MORGANTOWN - The West Virginia Mountaineers know they're not out of it yet.
They are also well aware one, or even two more losses could send them to the NIT Tournament, or worse, no postseason play at all.
It was after Saturday's 88-75 loss to Baylor that reality seemingly smacked the Mountaineers in the face.
''It's very deflating,'' sophomore guard Eron Harris said of the home loss. ''But, just like you can't get too high, you can't get too low. I don't think it's ever over for us. At the end of the day, the Big 12 tournament is what counts to get into the (NCAA) tournament.
''We can't win if we give up that many points in the paint and that high of a shooting percentage. You can't really win that game. If we can't get better at that, then we're not going to win too many more games. That's the end of the story right there.''
It was to that end Coach Bob Huggins didn't question his team's talent or ability, but their commitment to excellence.
''If you go out and know your guy is going to drive it right because he hasn't driven it left all year and you let him drive it right, that's not commitment,'' Huggins said. ''If you know your guy has to turn over his left shoulder because that's the only way he can turn and you continually let him do that, that's not commitment. When I'm screaming after a timeout so they know where they're supposed to get to to run a set, that's not commitment.
''We had a week (prior to playing Baylor). They all have iPads. They all have all the breakdowns and the breakdowns for the people they're going to guard. I'm not sure what they did. Maybe they played Spider on their iPads, but they sure as hell didn't watch tape.''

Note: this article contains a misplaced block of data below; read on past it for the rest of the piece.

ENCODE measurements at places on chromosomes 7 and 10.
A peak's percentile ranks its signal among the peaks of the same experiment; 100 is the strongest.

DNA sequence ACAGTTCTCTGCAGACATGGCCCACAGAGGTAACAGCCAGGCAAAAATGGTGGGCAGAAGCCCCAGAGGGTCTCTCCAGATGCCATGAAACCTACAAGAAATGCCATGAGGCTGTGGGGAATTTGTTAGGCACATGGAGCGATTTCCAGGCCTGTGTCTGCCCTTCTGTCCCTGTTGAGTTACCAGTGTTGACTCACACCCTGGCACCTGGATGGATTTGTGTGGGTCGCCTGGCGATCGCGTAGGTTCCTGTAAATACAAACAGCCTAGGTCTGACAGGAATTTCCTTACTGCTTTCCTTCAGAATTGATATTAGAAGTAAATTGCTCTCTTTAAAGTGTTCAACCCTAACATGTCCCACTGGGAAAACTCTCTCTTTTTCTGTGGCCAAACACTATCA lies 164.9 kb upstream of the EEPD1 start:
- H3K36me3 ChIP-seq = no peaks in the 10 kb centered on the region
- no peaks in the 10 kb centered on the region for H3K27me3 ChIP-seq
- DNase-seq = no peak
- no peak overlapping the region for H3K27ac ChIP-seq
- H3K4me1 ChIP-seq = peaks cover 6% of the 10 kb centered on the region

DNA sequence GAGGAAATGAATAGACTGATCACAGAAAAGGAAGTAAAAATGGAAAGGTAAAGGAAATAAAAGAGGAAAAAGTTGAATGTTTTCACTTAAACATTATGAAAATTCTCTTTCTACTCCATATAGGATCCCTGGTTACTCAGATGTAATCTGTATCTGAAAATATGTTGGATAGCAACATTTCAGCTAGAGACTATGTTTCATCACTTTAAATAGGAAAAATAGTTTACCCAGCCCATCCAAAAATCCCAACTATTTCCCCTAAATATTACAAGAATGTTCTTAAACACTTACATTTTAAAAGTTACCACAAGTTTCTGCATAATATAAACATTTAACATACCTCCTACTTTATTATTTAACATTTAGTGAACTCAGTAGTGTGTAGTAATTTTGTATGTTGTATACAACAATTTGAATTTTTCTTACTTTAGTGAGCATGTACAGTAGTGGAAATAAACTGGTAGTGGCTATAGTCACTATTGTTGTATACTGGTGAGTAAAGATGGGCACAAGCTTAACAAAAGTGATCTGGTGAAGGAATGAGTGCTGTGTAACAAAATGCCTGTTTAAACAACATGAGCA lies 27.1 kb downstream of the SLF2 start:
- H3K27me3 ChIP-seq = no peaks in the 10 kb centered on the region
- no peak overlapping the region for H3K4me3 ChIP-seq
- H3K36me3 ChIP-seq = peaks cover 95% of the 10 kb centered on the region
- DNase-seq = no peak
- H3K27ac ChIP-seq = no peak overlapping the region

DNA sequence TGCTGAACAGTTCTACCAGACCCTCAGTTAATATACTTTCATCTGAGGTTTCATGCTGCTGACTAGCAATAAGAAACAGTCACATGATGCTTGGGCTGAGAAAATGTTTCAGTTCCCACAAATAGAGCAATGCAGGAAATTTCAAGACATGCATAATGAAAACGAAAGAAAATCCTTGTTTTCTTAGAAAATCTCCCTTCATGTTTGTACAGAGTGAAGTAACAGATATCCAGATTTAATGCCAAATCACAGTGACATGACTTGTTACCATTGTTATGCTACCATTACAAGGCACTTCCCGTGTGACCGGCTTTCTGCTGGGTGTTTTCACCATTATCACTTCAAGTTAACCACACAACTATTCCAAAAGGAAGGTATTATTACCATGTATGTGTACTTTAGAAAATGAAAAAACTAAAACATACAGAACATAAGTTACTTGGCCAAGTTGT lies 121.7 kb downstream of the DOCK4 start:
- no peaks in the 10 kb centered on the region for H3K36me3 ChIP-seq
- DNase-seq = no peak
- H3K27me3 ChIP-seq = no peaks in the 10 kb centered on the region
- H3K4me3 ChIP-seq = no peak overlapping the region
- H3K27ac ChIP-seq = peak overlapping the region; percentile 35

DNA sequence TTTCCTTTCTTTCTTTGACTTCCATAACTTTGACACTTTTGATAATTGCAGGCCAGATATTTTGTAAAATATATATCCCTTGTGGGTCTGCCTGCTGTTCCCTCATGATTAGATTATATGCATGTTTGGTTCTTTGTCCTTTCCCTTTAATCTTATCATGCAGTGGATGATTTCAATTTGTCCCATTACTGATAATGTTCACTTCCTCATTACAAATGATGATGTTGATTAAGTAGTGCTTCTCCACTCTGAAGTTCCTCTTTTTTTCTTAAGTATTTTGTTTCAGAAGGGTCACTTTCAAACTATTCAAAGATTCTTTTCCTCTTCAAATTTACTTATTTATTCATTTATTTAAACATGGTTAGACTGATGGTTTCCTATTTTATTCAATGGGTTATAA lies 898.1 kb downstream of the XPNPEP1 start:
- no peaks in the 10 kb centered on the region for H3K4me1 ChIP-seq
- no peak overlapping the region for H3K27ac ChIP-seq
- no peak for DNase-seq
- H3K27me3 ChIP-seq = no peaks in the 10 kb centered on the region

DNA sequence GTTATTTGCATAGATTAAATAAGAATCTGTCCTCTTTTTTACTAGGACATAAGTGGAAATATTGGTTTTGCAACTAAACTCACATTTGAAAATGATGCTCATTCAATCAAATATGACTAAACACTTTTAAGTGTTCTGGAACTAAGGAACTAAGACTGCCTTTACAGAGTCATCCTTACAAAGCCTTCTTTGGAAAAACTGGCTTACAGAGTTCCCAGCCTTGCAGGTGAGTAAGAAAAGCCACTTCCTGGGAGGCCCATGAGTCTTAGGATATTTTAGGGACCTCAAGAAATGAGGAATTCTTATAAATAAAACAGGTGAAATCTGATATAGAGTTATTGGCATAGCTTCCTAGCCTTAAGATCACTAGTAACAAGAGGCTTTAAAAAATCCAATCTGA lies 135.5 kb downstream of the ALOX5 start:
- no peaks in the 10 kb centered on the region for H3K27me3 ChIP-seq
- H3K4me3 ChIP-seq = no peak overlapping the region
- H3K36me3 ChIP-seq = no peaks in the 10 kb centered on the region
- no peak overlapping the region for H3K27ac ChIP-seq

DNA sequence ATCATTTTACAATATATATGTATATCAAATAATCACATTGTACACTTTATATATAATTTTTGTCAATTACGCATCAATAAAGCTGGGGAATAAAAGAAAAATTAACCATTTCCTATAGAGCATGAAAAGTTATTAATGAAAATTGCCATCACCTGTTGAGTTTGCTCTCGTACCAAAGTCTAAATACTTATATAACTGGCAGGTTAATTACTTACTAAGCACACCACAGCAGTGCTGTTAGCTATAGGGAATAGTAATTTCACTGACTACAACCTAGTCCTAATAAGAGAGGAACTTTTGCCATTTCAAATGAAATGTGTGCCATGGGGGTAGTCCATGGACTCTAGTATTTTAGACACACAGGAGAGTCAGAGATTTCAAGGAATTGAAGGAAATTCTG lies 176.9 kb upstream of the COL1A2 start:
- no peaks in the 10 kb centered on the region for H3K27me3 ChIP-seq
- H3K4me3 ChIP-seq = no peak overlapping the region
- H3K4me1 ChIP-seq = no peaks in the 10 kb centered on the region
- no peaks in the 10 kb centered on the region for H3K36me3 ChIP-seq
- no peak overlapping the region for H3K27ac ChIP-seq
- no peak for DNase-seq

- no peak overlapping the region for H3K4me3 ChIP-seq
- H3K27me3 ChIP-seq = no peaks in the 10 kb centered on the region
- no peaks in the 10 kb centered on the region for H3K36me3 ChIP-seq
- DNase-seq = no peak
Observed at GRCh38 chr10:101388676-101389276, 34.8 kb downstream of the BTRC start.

The Mountaineers (15-12 overall, 7-7 Big 12) have now lost three out of their last four games after a three-game win streak.
If you look closely enough at those losses to Kansas, Texas and Baylor, the Mountaineers were beaten the same way each time.
They were widely outscored in the paint (130-44) and gave up very high shooting percentages (Kansas shot 54.9, Texas 57.9 and Baylor 54.2).
The Mountaineers' one true big man, 6-foot-5, 255-pound freshman Devin Williams, has shown flashes and leads the team in rebounds with 188 (126 defensive), but he can't do it alone. When some teams have two or even three players that match Williams' size, WVU doesn't have an answer for them.
Junior guard Juwan Staten is second on the team with 162 boards, but at 6-foot-1, how is he supposed to guard a guy like Baylor's Isaiah Austin, who is a whole foot taller than him, when he gets a foot away from the basket?
''Size has kind of been our downfall this year,'' Staten said. ''We're not really big in the paint. Our players we have in the paint are young and haven't really been through a whole season. They don't know what to look for as opposed to a guy who's been in there a couple years or someone who has played in that spot at this level. That's been our downfall this year, but we have to continue to guard as a team. We have to continue to talk to these young guys that are going to be guarding those bigs.
''We need to fix some things in practice. We need to spend more time watching film and preparing so we understand what it is we really need to do when we go onto the court.''
That's where the commitment to excellence comes into play.
West Virginia has four games left in the regular season. Three of the four opponents WVU has already beaten.
''We're not out,'' Staten said. ''We still have confidence in this team and we know we can play with any team in the conference.''
Now is the time to prove it.
Tony Viola can be reached via email at firstname.lastname@example.org.